|"The Art of Social Media" by Flickr user mkhmarketing | CC BY 2.0|
I used to think Twitter was just for celebrities. What they wore, who they’re with, and where they went. Then, I discovered that the true superstars on Twitter were educators.
My foray into social media started in 2011 when I received the opportunity to teach with an iPad in my classroom. I was ready to transform my teaching, but I didn’t know where to start. I did not have access to technology trainings, and no one else I knew used an iPad for teaching. Thus, I did what many people who do in situations like this: I went on the Internet to find inspiration. That’s where I discovered that some of the most dynamic and creative teachers were on Twitter. They were using this social media tool to connect over ideas, share resources, and participate in meaningful conversations.
At first, I was hesitant about using social media so publicly. My Facebook account was solely used to share my personal life with family and friends. My privacy settings were rather strict, and I didn’t “friend” anyone who I had never met in person. However, I realized that if I truly wanted to grow as a teacher and collaborate with other educators, I had to force myself out of my comfort zone and leave my metaphorical island. It turned out to be the best decision of my teaching career.
On Twitter, I discovered that I could learn from educators from all around the world. Through this platform, I was able to expand my Professional Learning Community beyond my own district and create a Personal Learning Network (PLN) on my own terms and based on my interests. It was a place where I could design my own professional development by learning from other educators, all while sitting in my pajamas.
From Tweeter to Blogger
Twitter’s 140 character limited really forced me to be focused and concise in what I shared. I found it an extremely fitting and useful platform for sharing links that I think other educators would find valuable or tweeting out ideas that others would find interesting. However, there were times when my thoughts could not be expressed in such a succinct format, and soon, I found myself blogging to meet that need.
My First Dive Into Blogging
When I first decided to start a blog, I didn’t really have a plan. I hadn’t studied the art of publication and my sole purpose for writing was to share ideas. For my first blog post, it felt natural to introduce myself and my approach to using technology in the classroom. I didn’t have aspirations to be a blogger. I was writing for me, not necessarily the world.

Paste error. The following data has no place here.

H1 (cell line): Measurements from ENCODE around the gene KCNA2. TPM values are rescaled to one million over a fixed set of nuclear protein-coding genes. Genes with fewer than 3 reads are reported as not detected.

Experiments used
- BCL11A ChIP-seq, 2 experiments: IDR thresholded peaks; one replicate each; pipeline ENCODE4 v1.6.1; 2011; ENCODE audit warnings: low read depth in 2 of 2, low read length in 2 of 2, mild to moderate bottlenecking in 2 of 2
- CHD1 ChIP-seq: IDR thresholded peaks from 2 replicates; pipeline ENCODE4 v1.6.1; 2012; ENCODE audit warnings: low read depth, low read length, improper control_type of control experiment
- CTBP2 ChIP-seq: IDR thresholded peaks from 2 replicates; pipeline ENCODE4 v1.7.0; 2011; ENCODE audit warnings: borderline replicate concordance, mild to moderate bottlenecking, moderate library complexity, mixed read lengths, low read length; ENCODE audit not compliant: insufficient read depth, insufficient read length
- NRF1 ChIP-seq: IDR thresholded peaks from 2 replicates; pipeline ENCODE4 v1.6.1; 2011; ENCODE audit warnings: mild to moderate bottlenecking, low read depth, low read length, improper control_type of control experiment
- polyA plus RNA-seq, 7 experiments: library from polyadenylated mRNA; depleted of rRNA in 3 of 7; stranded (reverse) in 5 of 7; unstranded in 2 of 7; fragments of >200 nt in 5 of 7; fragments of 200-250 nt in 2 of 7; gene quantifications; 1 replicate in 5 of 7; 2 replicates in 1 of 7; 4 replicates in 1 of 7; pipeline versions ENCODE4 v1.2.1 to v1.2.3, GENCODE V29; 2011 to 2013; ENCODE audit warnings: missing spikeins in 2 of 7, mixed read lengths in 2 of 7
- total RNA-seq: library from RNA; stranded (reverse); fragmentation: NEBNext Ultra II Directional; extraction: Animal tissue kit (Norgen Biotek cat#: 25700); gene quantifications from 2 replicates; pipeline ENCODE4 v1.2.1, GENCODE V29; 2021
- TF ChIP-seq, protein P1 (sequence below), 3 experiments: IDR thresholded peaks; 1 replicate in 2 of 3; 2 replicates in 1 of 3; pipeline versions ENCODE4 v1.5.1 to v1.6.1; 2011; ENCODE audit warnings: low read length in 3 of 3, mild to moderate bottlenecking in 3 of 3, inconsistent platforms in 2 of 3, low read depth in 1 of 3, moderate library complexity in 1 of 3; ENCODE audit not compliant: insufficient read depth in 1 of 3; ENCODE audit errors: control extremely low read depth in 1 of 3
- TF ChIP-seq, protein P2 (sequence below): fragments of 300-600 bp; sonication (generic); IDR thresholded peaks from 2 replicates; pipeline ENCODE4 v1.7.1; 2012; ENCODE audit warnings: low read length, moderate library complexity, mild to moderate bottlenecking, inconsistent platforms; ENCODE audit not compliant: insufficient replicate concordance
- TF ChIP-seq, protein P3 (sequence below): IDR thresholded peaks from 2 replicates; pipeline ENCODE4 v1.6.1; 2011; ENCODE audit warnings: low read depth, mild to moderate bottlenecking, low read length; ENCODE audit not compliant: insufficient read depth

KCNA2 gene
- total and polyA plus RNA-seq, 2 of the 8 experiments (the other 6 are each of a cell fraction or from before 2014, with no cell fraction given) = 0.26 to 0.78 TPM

Developing My Voice
Over time, I realized that many bloggers write for three basic reasons: to be informative, to be reflective, or to be entertaining. I became a teacher to help others so I easily gravitated towards the first two reasons. I wanted to share what I was working for me, and in turn, hopefully help someone else in return. Soon, I was writing about, which learning management system I liked best, why I gave up my iPads for Chromebooks, and how I was implementing Google Apps in my classroom. I found that readers really enjoyed hearing from my personal experiences and how it differed from theirs. Many teachers read blogs to gain new ideas and to find tips to make their jobs easier. Soon readers were leaving comments on my blog, asking questions or wanting to continue the dialogue. This is what blogging is all about, the interchange of ideas and the exploration of other perspectives.
My blog gave me the space to further share my pedagogy and reflect on my practice. It gave me a place to challenge myself, organize my thoughts, and find my voice. Blogging provided a creative outlet where I could push myself to become a better educator.
Becoming an Active Participant
To be honest, I never thought I would carve out an identity for myself on social media. That was the most surprising outcome when I first set out to use this platform to improve my practice as a teacher. At first, I thought I would just be a quiet observer. However, being an active participant is definitely much more rewarding, allowing me to explore new territories as a learner and new worlds of possibilities.
I hope your quest to finding your voice is a rewarding one. Taking the plunge isn’t as scary as some may think. Please share your adventures with social media in the comments below.
Originally published on KQED's "In the Classroom" blog. Reproduced courtesy of KQED.